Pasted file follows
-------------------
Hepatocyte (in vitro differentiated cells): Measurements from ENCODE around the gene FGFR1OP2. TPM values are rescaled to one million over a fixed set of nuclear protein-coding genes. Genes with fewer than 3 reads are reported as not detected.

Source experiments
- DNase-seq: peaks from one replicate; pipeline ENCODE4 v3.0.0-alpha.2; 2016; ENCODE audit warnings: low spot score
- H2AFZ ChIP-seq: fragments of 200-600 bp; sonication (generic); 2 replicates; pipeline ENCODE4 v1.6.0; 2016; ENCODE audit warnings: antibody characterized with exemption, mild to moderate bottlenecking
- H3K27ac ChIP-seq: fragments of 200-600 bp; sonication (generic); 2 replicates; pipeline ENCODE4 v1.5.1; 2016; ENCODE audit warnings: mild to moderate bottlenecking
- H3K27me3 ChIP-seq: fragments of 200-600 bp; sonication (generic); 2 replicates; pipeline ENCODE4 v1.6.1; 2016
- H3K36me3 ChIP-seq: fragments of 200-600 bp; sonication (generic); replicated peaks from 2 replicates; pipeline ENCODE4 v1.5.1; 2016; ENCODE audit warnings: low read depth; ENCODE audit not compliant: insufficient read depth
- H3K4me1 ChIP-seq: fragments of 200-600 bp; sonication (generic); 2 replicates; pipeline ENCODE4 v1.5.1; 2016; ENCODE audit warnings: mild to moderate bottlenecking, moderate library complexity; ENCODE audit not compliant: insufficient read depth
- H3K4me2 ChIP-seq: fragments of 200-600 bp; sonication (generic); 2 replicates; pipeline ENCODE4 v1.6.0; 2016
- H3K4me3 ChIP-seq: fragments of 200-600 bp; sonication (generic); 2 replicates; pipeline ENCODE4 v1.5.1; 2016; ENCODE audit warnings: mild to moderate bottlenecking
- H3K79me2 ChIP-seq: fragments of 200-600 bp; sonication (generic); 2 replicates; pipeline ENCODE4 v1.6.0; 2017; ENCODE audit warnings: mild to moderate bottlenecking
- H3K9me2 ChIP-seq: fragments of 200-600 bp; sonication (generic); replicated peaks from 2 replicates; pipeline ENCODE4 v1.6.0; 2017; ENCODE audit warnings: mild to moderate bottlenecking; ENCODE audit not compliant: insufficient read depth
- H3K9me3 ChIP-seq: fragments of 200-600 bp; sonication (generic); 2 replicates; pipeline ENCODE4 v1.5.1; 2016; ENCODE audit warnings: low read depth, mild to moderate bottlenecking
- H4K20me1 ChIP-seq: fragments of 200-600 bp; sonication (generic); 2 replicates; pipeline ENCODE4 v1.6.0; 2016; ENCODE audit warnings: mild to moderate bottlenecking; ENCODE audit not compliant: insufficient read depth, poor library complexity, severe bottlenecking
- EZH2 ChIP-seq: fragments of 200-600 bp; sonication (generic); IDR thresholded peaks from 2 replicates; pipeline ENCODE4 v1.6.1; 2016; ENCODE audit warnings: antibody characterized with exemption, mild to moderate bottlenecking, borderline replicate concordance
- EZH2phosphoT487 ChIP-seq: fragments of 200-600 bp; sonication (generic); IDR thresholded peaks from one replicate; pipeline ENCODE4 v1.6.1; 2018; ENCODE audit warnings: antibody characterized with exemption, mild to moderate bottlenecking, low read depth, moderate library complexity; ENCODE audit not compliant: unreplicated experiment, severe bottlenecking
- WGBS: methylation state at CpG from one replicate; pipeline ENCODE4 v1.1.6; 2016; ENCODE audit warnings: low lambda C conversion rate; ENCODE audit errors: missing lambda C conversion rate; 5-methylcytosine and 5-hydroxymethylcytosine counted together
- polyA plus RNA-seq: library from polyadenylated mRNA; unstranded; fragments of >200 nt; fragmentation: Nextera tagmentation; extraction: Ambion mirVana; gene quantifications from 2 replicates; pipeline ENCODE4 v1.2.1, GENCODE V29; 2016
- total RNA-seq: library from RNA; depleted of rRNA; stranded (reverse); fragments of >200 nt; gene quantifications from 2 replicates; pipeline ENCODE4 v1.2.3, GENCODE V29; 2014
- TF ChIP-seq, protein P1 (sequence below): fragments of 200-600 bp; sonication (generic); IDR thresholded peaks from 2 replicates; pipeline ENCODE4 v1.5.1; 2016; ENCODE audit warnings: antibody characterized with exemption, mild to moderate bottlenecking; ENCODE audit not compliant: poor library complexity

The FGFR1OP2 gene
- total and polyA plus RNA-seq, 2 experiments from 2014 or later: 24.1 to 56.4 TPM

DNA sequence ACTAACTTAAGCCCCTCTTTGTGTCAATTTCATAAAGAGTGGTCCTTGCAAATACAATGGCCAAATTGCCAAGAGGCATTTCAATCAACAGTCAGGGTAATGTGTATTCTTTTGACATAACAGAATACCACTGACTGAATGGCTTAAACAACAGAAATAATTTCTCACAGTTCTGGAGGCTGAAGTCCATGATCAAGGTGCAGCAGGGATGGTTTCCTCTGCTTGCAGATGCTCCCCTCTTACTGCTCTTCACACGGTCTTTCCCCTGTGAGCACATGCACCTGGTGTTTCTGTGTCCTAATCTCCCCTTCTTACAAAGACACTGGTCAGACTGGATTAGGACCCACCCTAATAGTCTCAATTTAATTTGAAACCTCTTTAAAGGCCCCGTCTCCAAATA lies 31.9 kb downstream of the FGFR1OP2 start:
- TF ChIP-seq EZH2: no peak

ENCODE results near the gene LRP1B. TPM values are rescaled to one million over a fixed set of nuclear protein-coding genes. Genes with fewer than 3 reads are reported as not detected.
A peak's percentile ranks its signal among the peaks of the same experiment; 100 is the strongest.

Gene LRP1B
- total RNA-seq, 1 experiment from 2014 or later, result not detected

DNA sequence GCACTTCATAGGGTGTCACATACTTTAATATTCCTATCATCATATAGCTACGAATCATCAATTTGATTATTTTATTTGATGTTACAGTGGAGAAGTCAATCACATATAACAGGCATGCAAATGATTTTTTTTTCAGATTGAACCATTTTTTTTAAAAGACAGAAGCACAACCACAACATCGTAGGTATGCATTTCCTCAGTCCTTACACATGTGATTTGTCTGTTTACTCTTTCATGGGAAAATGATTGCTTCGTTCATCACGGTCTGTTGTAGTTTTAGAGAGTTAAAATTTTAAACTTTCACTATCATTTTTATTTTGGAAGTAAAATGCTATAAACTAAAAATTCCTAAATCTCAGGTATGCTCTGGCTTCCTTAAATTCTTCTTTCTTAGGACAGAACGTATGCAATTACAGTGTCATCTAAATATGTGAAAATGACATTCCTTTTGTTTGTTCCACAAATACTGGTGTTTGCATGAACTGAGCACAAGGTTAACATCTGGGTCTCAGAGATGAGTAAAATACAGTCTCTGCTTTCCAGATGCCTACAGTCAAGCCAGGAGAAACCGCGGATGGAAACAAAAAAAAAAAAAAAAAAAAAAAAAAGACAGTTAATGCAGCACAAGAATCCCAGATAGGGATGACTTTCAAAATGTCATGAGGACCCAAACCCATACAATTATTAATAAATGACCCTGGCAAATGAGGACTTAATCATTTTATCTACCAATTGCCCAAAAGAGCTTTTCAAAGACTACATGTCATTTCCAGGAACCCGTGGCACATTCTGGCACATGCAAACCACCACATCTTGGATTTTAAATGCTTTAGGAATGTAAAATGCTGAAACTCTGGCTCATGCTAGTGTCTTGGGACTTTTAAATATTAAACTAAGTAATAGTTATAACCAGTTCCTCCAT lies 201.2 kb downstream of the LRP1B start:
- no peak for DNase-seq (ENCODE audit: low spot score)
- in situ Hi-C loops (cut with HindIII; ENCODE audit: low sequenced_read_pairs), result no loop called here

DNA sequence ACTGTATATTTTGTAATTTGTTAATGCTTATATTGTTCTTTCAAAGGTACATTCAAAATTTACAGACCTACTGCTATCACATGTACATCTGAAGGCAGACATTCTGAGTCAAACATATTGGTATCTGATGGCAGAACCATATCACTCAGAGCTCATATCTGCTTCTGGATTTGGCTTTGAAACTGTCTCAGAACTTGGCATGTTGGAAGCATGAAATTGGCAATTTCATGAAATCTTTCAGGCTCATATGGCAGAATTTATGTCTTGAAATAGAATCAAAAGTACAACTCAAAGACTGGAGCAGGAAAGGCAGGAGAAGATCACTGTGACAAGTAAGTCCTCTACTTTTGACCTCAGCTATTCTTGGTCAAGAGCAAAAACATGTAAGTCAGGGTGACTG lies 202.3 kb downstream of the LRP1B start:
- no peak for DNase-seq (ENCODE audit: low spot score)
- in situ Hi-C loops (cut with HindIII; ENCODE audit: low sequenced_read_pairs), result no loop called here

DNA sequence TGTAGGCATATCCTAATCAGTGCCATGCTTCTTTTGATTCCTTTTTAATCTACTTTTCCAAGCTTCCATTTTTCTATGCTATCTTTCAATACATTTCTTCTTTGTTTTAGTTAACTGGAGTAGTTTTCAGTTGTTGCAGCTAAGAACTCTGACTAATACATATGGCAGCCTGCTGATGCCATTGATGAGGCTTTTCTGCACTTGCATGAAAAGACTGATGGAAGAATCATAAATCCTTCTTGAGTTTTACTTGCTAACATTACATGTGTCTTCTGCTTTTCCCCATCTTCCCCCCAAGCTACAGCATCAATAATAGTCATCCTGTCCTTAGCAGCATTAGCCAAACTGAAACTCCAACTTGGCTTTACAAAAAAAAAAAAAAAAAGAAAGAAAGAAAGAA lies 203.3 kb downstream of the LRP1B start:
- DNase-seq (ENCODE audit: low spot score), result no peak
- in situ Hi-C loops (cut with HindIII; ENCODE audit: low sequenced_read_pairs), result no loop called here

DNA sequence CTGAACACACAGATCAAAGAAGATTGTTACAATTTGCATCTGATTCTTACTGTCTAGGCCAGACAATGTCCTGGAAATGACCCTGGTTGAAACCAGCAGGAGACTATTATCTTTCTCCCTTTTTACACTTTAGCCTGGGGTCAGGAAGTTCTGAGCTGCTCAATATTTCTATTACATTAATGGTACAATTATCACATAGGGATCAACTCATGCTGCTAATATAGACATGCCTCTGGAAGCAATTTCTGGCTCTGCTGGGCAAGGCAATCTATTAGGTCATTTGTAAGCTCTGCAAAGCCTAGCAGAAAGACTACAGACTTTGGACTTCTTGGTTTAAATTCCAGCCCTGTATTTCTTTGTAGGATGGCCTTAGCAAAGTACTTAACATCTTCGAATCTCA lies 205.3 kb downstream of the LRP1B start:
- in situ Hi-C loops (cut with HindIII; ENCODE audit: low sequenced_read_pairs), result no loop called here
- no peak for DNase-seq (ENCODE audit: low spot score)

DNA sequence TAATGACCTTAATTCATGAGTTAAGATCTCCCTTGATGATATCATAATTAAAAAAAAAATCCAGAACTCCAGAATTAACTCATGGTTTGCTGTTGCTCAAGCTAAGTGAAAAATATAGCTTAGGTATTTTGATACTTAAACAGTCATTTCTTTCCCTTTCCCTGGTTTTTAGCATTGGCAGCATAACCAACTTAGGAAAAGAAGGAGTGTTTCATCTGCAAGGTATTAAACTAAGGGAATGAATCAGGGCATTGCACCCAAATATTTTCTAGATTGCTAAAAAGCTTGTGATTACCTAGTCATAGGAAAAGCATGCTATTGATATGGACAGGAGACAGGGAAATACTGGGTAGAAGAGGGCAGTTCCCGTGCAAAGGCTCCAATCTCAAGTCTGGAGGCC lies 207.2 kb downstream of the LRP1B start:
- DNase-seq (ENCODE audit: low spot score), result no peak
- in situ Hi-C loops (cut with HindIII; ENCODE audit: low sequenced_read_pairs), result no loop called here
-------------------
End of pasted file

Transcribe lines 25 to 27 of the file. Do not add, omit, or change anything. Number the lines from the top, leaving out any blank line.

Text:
ENCODE results near the gene LRP1B. TPM values are rescaled to one million over a fixed set of nuclear protein-coding genes. Genes with fewer than 3 reads are reported as not detected.
A peak's percentile ranks its signal among the peaks of the same experiment; 100 is the strongest.

Gene LRP1B